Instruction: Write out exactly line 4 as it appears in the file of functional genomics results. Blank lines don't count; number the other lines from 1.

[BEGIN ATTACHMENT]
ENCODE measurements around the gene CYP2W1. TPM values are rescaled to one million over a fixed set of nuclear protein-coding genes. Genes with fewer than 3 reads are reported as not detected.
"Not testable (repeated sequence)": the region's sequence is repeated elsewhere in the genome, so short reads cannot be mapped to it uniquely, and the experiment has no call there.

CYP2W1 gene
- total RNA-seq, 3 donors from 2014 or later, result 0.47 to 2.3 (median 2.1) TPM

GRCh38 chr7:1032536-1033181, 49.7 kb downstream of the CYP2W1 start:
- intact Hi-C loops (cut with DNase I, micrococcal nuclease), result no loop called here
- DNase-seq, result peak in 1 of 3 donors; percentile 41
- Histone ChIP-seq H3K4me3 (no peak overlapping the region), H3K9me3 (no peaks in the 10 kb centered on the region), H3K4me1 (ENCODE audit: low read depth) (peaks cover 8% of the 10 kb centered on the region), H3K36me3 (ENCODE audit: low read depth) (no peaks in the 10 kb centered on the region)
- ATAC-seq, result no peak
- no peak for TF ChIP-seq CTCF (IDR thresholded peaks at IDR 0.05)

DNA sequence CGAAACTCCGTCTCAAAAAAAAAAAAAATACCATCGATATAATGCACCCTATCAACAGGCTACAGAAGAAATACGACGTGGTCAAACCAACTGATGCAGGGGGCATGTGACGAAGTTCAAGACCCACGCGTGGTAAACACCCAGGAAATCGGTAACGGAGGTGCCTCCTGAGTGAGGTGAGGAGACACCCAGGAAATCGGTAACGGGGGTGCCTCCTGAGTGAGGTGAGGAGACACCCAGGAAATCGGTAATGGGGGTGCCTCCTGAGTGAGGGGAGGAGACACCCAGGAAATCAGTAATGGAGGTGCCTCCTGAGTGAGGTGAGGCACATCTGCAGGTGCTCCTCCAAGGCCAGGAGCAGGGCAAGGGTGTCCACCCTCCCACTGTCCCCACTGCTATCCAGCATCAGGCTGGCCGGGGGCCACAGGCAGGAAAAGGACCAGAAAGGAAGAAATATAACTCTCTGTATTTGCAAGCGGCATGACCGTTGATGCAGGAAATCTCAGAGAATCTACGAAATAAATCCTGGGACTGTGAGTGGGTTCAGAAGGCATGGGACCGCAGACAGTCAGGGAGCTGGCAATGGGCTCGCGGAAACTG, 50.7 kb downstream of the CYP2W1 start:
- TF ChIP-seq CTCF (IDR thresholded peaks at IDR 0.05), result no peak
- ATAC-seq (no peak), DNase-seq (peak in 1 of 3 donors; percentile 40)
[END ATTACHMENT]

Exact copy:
- total RNA-seq, 3 donors from 2014 or later, result 0.47 to 2.3 (median 2.1) TPM